We must try to close the dental divide - The Daily Progress: News

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Wednesday, April 23, 2014

We must try to close the dental divide

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Posted: Sunday, September 9, 2012 11:57 am | Updated: 3:35 pm, Tue Jan 22, 2013.


A recent University of Virginia study by Terance Rephann of the Weldon Cooper Center for Public Service and Tanya Wanchek of the School of Medicine shows what I see firsthand every day in communities throughout Virginia — the significant disparities in dental care for children. Because of the lack of dentists in Virginia, I travel to our different offices to meet the need.

A particular case that stands out for me is that of a 7-year-old boy I saw last year. The boy was starting school, and his father brought him to see me. It was his first dental visit. All 24 of the child’s teeth were discolored from tooth decay and cavities and needed treatment. Dental care was not available or considered a priority where they lived before.

When we began his treatment, he would not talk, much less smile, and his schoolmates taunted him about the condition of his teeth. Since he did not talk, he was having trouble performing in class.

I arranged my schedule so I could specifically see this child. Once the treatments were finished, he hugged my neck and with a big smile said, “Thank you, Dr. Nichols!” He happily went on to school, and his father reported that his participation in class dramatically improved as a result. Moments like these make my work worthwhile and reaffirm the fact that more needs to be done to close the dental divide in Virginia.

The lack of dental care leads to more sick days at home from school, and, as children grow older, poor oral health can lead to significant health issues such as heart disease, stroke and diabetes. These conditions result in even higher healthcare costs.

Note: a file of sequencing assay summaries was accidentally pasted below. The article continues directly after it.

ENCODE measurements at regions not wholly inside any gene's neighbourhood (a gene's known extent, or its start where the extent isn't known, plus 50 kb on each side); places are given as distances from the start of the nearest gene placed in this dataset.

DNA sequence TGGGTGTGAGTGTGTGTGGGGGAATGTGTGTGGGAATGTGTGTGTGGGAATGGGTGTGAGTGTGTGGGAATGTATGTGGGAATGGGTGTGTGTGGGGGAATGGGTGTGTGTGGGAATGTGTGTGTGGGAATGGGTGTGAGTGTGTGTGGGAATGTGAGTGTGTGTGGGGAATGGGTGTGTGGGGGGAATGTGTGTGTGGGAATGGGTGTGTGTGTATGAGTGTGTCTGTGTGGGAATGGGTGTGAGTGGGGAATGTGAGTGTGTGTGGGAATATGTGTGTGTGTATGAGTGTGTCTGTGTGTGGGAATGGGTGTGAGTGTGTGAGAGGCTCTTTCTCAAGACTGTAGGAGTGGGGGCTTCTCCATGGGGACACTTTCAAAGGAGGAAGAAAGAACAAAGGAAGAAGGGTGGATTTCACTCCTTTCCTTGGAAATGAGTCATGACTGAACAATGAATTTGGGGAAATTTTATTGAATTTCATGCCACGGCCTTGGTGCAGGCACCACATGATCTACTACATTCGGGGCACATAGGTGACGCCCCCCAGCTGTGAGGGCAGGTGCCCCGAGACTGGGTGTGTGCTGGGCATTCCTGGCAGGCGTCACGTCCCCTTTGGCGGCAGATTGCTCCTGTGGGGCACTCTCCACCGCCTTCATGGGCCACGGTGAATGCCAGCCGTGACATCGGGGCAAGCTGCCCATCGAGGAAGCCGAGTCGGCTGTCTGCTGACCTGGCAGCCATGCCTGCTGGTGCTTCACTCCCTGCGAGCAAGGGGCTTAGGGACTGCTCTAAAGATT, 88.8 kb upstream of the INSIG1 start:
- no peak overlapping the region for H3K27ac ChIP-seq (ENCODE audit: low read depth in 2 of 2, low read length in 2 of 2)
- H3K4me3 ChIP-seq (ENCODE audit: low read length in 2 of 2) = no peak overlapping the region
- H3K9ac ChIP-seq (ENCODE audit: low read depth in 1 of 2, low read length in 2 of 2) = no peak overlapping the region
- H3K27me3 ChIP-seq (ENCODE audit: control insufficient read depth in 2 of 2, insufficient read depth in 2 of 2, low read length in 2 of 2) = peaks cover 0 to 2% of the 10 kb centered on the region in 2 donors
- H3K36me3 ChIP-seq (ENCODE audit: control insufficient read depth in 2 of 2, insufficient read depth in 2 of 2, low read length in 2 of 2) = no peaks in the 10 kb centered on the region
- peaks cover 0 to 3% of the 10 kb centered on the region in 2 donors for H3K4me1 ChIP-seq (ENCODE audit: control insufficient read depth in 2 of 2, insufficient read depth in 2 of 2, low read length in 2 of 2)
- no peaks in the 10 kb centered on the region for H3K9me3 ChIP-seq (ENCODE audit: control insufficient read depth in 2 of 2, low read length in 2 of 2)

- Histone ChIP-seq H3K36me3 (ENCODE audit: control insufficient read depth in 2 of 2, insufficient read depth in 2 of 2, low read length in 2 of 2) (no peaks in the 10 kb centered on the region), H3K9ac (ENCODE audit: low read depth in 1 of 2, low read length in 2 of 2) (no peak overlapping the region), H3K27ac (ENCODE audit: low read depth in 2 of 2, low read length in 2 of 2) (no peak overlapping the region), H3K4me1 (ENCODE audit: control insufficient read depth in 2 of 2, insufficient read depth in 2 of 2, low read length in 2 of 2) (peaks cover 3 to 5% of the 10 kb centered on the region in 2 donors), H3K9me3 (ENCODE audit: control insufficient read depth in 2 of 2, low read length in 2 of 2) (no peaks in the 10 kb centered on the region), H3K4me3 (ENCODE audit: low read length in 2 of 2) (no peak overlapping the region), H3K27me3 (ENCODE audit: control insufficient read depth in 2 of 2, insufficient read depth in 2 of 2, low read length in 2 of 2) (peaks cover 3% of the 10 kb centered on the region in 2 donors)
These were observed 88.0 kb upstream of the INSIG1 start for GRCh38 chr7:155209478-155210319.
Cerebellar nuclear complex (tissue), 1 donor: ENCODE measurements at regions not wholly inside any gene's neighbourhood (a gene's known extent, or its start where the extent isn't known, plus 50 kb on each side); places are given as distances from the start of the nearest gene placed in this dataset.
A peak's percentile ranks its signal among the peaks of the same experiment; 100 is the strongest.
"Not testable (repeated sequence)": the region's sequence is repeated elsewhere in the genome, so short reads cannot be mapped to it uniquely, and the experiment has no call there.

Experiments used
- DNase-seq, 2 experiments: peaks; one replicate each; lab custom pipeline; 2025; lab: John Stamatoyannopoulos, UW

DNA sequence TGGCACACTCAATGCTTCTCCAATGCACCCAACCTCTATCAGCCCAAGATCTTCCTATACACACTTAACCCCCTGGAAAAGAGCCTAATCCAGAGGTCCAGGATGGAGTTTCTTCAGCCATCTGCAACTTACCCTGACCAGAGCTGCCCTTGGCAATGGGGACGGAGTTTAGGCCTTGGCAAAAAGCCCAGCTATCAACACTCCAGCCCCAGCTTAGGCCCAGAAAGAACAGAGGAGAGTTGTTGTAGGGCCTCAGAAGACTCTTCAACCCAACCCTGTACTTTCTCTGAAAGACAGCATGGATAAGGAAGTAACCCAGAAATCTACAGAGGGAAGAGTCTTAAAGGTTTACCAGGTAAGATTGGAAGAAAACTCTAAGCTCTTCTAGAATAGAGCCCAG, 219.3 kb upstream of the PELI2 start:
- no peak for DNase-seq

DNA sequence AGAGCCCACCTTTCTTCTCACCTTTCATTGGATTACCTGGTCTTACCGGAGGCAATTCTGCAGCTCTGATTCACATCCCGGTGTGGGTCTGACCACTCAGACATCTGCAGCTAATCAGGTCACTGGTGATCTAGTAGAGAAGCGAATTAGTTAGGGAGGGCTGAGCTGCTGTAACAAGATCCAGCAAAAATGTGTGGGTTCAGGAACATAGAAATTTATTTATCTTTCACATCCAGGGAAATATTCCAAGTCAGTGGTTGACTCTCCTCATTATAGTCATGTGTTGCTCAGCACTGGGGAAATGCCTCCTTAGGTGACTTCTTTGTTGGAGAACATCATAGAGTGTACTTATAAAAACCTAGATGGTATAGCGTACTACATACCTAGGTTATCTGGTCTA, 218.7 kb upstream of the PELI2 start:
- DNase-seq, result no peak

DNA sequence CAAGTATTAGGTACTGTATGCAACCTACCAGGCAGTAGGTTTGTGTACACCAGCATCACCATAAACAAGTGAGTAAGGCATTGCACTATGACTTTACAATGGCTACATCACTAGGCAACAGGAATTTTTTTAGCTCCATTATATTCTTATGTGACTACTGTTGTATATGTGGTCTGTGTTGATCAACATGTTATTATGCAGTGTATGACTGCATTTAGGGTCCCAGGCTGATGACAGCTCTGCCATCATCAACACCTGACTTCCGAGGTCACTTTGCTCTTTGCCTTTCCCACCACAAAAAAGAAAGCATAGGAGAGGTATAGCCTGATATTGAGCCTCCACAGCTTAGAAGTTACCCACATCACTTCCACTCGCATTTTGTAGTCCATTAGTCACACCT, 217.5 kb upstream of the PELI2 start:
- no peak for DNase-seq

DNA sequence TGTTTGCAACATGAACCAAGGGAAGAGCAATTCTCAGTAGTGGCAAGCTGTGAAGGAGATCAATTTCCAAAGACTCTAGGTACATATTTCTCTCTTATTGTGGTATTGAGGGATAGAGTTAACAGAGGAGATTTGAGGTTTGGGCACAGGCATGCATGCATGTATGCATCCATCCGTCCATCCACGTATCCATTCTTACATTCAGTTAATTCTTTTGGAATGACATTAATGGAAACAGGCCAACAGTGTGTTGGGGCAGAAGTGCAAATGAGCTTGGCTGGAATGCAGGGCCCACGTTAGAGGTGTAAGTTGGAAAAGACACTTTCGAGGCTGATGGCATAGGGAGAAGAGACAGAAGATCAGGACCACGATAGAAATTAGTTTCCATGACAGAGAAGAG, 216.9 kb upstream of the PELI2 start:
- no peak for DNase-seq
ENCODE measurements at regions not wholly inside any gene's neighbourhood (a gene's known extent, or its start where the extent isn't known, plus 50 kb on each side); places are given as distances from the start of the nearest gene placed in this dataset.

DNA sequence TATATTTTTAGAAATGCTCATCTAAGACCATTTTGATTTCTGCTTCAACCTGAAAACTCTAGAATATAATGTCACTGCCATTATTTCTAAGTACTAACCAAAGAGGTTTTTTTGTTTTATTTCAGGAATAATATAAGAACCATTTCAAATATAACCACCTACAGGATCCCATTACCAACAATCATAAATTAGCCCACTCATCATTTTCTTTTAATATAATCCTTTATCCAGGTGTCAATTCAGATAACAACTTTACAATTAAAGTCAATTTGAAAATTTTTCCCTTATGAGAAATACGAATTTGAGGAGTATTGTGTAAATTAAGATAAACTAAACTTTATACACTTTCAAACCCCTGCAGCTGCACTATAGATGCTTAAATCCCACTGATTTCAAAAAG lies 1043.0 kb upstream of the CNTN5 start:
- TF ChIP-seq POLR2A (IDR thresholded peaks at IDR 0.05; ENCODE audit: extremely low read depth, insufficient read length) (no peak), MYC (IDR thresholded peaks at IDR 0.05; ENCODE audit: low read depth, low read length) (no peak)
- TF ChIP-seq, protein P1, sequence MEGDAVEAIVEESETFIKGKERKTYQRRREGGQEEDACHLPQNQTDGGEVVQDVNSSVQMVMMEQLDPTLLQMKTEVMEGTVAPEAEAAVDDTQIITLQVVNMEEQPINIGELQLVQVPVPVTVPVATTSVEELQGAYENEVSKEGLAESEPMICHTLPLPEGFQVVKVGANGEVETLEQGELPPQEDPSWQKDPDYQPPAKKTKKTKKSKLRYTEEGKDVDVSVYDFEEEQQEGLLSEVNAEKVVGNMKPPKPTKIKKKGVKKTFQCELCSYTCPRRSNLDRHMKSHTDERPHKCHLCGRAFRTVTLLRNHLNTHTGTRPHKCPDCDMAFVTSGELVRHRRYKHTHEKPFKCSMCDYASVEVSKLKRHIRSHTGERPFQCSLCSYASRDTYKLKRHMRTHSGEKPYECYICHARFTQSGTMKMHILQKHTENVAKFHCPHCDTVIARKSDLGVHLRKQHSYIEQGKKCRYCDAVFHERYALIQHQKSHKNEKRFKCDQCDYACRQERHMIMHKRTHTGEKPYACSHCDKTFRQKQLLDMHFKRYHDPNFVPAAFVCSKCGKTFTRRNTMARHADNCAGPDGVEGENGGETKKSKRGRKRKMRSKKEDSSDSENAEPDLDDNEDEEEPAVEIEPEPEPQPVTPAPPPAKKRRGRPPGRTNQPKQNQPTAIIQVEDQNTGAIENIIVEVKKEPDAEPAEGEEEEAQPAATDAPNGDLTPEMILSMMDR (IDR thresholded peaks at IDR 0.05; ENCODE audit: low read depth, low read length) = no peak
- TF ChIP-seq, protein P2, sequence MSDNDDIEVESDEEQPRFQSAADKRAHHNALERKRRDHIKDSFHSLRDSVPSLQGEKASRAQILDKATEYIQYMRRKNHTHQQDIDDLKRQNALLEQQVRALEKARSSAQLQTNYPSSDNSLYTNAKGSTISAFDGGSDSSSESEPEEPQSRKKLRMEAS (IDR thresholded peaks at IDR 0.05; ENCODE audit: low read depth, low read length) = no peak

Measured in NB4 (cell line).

Virginia’s Smiles for Children program has been successful in expanding participation of dentists in Medicaid and improving utilization of dental services by children in our state, but challenges still exist.

Presently there are no dental clinics that act as safety nets for families in 62 Virginia localities. That means 15 percent of Virginians continue to live in areas with a shortage of dental care providers, mostly in the state’s western and southern regions. Bottom line, there are just not enough dentists to go around.

Fortunately the availability of care is improving. Virginia has seen the emergence of dental service organizations over the past decade as a way to provide high-quality dental care to underserved communities. DSOs, which harness superior and efficient business practices and the expertise of committed dentists, are providing care to Virginia’s underserved children and adults.

Without the distractions of running a business and the challenges of launching a start-up, DSO dentists and dental professionals can focus on providing excellent dental care for their patients. Furthermore, these group arrangements allow company-wide, close oversight to monitor quality, appropriate treatment and stringent auditing procedures that can exceed even state regulatory requirements. Practice groups often become valued fixtures in communities they serve. Allowing committed dentists to do what they love, while management professionals ensure the business operations are sustainable, is a model that provides a promising future for generations of children who deserve quality dental care.

Addressing the Virginia’s dental divide means collectively pursuing innovative avenues to ensure access to care in underserved areas. Working together, we will improve lives by providing high-quality dental care in a compassionate environment.